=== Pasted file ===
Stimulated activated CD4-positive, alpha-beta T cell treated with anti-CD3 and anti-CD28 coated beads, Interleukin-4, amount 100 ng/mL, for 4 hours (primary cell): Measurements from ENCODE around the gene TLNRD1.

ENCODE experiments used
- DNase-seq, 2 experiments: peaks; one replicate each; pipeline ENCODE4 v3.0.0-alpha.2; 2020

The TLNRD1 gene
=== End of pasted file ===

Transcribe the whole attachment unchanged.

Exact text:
Stimulated activated CD4-positive, alpha-beta T cell treated with anti-CD3 and anti-CD28 coated beads, Interleukin-4, amount 100 ng/mL, for 4 hours (primary cell): Measurements from ENCODE around the gene TLNRD1.

ENCODE experiments used
- DNase-seq, 2 experiments: peaks; one replicate each; pipeline ENCODE4 v3.0.0-alpha.2; 2020

The TLNRD1 gene